Mrs. Palin has now stepped down, but she continues to poll high among some members of the Republican base, some of whom have taken to telling themselves Palin myths.
To wit, "I love her because she's so working-class."
What she is, is a seemingly very nice middle-class girl with ambition, appetite and no sense of personal limits.
"She makes the Republican Party look inclusive." She makes the party look stupid, a party of the easily manipulated.
"She shows our ingenuous interest in all classes." She shows your cynicism.
"Now she can prepare herself for higher office by studying up, reading in, boning up on the issues." Mrs. Palin's supporters have been ordering her to spend the next two years reflecting and pondering. But she is a ponder-free zone. She can memorize the names of the presidents of Pakistan, but she is not going to be able to know how to think about Pakistan. Why do her supporters not see this? Maybe they think "not thoughtful" is a working-class trope!
"The media did her in." Her lack of any appropriate modesty did her in. Actually, it's arguable that membership in the self-esteem generation harmed her. For 30 years the self-esteem movement told the young they're perfect in every way. It's yielding something new in history: an entire generation with no proper sense of inadequacy.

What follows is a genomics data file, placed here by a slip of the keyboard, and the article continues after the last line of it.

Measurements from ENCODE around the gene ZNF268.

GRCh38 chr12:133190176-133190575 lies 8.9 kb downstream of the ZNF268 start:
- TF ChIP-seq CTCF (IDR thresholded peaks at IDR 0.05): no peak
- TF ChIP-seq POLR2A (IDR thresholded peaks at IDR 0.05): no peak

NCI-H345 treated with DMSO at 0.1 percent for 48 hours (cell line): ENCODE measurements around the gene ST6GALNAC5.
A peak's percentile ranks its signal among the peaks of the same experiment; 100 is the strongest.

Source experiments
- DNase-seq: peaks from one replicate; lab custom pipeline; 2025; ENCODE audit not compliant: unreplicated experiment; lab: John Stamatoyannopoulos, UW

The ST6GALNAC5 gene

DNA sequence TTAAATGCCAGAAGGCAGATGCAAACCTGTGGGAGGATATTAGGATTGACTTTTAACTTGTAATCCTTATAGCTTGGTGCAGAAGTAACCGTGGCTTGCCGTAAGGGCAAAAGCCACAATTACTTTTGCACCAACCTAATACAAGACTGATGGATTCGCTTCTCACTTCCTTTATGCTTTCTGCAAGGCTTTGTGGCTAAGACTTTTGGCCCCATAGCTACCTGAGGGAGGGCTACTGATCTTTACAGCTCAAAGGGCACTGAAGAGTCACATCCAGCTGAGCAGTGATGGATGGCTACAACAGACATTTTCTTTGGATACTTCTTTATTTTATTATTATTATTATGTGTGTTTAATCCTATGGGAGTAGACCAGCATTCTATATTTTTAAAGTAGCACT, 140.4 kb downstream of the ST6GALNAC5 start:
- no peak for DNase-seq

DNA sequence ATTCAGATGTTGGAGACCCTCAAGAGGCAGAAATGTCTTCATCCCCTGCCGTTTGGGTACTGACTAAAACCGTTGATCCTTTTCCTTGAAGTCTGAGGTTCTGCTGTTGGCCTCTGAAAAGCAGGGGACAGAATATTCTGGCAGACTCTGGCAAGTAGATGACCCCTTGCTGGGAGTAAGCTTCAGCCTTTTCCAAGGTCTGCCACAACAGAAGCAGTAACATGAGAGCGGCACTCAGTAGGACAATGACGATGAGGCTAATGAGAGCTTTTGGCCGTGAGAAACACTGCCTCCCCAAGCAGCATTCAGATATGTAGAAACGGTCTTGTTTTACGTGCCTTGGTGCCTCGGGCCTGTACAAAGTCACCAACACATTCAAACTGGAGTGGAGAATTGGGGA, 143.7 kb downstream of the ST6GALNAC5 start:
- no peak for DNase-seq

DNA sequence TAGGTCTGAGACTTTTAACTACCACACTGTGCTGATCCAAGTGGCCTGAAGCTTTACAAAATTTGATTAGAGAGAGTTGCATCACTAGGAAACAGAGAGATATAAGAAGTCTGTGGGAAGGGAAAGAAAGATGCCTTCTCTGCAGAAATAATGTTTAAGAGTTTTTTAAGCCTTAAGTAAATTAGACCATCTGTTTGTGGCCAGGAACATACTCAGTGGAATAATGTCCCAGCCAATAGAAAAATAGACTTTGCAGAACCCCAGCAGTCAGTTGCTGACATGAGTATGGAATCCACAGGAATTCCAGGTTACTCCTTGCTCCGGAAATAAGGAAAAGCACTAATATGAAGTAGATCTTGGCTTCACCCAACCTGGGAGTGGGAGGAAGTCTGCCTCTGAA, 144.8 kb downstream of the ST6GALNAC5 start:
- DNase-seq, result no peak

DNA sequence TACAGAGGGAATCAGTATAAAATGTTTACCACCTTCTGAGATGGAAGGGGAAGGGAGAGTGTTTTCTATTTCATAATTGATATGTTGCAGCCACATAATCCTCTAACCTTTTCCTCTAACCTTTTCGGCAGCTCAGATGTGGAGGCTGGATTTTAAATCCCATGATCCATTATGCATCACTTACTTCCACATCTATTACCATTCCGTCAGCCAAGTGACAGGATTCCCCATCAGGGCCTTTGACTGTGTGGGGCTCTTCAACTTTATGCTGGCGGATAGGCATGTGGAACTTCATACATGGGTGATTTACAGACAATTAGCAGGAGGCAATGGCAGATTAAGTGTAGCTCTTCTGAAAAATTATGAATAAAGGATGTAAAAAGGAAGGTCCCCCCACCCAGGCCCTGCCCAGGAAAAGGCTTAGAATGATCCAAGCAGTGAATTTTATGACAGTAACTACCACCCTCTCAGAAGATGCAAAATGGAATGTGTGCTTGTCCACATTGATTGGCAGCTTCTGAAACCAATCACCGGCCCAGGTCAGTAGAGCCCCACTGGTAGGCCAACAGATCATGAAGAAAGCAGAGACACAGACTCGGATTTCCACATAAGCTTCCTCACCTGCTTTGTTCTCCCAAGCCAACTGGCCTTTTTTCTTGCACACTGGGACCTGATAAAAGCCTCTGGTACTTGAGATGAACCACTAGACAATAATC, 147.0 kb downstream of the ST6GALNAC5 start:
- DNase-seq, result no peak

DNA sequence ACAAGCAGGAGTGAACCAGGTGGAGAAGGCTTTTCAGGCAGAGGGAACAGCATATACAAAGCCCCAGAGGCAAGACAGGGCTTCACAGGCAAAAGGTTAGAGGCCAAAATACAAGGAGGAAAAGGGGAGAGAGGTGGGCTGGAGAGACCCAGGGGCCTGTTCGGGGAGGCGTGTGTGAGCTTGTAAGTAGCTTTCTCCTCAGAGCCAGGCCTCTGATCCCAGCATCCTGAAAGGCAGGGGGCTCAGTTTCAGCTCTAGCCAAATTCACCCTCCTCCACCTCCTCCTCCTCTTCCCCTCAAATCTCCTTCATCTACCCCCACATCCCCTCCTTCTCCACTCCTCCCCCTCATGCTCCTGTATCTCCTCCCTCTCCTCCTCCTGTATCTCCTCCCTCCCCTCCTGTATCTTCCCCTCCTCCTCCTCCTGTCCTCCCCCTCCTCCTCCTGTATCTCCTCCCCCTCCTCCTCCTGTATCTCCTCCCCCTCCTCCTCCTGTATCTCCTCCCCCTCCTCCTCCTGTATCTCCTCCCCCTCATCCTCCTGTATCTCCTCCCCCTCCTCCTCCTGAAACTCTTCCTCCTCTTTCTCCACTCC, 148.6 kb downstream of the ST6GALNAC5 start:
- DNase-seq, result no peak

Noonan's mostly on-target here, I think, but it would be interesting to see some introspection from her on why so many in the Republican base might have embraced a candidate who hunts, fishes, lives in a rural area, etc. I'd expect a little more thought on this from a former Reagan speechwriter. The GOP has spent the last few decades mythologizing blue collar Americans in an attempt to woo them, going back at least as far as Reagan's "Morning in America" campaign, and continuing through the second Bush administration. We went from a plaid-shirted Reagan clearing brush on his ranch in California, to a plaid-shirted Bush clearing brush on his ranch in Texas. Noonan, of all people, shouldn't be surprised that when a candidate fits this image as well as Palin does, she will be popular among the base.
Noonan claims that Palin isn't working class because her father was a teacher and her mother was a school secretary, but this seems like splitting hairs. Okay, Palin's father didn't work in a coal mine. But neither was he the commander of the Pacific Fleet (as McCain's father was), or the CEO of an auto company (as Romney's father was), or the President of the United States (as Bush's father was). Palin may have her limitations, but she is savvy enough to run with her blue collar authenticity, such as it is, given how GOP image crafters such as Peggy Noonan have long made a fetish of it.